Thank you!!

 

I have what Americans will consider a B.Eng in Information Technology (had too look it up, your education system is so different) which usually takes 5 years to complete (some people take less) and has 50/51 courses (42 mandatory, and 8 or 9 optionals, in my case all where e-goverment related). I also semi-completed a Masters in Free Software Technologies (didn't complete my thesis) back when the whole Free Software was a total thing, I also completed several post grad courses.

But...back in those days I worked in academia, and people in academia believe that taking classes is the solution for everything. In hindsight I've learned more from involving in Free Software and Open Source projects than in a classroom. Of course, they're are different kinds of knowledge, but all of them have their place in the "tech space".

A friend of mine use to compare this to building a cathedral:

  1. There's an architect that knows all the science.

  2. There's a construction engineer that knows all about the process.

  3. There's a builder that knows how to work the tools (actually there are several builders and each has unique knowledge).

Each of them has value and sometimes a good builder can fix a great design and an architect knows how to handle a shovel.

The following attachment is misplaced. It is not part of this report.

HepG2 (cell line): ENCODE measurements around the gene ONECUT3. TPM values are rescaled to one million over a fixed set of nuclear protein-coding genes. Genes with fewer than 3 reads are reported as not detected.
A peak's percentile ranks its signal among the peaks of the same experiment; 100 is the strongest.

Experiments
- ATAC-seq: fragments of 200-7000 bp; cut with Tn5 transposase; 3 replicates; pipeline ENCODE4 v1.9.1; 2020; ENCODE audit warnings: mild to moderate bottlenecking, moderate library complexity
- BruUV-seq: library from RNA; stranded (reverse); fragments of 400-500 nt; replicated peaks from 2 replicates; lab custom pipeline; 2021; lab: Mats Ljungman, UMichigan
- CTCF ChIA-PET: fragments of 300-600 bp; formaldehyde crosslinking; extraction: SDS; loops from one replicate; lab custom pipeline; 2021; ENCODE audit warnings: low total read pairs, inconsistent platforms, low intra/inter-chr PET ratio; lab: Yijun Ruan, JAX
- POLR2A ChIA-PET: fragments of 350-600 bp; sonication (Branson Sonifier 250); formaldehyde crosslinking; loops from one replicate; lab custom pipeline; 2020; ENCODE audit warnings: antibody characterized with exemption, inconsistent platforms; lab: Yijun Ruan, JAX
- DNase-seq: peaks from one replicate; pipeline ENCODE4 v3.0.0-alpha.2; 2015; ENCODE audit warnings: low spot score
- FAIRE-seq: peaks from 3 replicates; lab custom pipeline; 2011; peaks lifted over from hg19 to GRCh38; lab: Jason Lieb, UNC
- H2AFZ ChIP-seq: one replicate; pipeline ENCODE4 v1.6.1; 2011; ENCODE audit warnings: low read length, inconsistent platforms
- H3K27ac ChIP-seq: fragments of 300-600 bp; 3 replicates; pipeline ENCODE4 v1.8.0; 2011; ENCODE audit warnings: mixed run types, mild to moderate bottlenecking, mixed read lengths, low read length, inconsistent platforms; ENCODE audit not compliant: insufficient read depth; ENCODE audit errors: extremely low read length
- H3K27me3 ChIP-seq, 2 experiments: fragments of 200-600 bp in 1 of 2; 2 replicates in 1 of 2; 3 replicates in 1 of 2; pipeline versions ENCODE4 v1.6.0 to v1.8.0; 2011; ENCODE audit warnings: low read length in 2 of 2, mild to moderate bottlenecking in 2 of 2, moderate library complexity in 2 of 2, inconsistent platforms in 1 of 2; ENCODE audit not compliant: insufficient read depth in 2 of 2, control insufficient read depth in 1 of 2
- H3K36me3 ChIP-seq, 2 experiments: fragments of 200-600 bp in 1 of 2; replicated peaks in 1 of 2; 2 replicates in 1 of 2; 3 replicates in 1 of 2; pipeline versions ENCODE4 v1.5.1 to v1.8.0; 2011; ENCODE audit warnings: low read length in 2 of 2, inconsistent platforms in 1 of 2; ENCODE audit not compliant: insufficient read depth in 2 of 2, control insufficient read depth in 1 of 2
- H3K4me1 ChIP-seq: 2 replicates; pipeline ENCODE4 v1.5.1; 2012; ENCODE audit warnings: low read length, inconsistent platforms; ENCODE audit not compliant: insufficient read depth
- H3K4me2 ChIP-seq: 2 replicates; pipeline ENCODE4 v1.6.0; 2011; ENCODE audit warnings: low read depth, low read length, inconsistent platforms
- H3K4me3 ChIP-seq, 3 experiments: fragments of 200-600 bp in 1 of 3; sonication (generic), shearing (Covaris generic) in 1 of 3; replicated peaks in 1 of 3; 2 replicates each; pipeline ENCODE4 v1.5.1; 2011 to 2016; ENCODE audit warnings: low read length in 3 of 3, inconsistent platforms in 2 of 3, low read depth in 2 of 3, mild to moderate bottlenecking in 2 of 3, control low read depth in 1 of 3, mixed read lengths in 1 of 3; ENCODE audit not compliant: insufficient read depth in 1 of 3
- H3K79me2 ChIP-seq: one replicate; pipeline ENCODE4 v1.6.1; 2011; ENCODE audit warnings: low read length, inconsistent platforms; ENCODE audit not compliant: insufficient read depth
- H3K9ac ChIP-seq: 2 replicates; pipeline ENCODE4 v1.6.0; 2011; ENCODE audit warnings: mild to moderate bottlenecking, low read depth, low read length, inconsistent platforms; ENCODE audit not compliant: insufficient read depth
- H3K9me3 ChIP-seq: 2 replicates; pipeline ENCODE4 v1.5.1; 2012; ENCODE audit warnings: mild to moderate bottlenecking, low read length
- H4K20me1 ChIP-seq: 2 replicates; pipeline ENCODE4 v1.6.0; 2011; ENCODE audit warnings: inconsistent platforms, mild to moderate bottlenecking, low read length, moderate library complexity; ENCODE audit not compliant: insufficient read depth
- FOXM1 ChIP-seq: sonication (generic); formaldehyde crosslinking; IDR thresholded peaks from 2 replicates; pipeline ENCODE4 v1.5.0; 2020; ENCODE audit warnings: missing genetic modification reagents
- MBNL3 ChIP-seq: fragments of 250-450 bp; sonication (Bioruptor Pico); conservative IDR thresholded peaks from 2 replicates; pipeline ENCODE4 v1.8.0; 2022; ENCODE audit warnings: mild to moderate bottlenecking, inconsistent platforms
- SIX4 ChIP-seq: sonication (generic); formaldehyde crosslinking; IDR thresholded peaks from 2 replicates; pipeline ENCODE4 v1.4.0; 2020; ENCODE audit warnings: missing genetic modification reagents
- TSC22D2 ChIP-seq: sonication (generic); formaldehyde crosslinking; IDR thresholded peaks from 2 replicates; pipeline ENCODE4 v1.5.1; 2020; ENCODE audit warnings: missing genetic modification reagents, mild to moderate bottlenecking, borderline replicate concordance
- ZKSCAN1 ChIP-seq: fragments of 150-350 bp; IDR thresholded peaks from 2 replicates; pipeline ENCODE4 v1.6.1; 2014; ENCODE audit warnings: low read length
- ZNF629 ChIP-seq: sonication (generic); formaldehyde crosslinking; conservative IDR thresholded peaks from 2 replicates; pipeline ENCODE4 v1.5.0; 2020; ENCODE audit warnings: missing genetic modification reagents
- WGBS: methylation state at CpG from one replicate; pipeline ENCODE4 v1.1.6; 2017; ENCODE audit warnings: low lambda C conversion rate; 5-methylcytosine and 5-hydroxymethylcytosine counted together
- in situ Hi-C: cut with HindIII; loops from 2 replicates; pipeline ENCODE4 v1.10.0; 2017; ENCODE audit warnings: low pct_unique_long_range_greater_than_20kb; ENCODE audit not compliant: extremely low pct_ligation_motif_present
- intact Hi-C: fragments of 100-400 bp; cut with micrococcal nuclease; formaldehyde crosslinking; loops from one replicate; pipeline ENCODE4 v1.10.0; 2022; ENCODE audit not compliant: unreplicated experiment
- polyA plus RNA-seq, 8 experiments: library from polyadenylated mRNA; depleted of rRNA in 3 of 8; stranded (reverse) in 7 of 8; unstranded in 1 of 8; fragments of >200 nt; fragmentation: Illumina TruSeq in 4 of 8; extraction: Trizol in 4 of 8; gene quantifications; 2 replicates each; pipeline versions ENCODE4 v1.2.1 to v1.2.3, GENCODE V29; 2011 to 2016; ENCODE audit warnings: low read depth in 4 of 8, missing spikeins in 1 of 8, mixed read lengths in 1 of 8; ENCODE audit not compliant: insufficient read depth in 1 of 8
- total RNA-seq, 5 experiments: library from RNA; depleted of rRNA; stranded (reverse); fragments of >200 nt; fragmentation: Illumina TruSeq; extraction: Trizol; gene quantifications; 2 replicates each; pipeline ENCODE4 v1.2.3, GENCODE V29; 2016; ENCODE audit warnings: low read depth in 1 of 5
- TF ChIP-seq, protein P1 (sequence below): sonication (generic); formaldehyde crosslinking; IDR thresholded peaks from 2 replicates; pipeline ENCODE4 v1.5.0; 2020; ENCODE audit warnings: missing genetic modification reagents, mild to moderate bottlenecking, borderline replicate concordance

So TL;DR (cause it's late and I'm rambling) bootcamps are a good option, but self learning needs to be your mantra here because nobody can teach you experience.

 

Very well put Yoandy. As I was telling Donald below, it sounds like no matter what there will always be self teaching. Which I know is to be expected. But you're right - nobody can teach me my experience. They can only teach/help from their own experience. I'm eager to grab more experience but it seems like there is so much ahead of me, I just want to make sure I'm making a good choice.

 

My opinion: If the instructors are good, placements are consistent then it's worth giving a shot.

 

Thanks Mahesh! I did show on Course Report they didn't have a guarantee on job placement but talking to admissions they stated they do career services and networking. Basically teaching job readiness.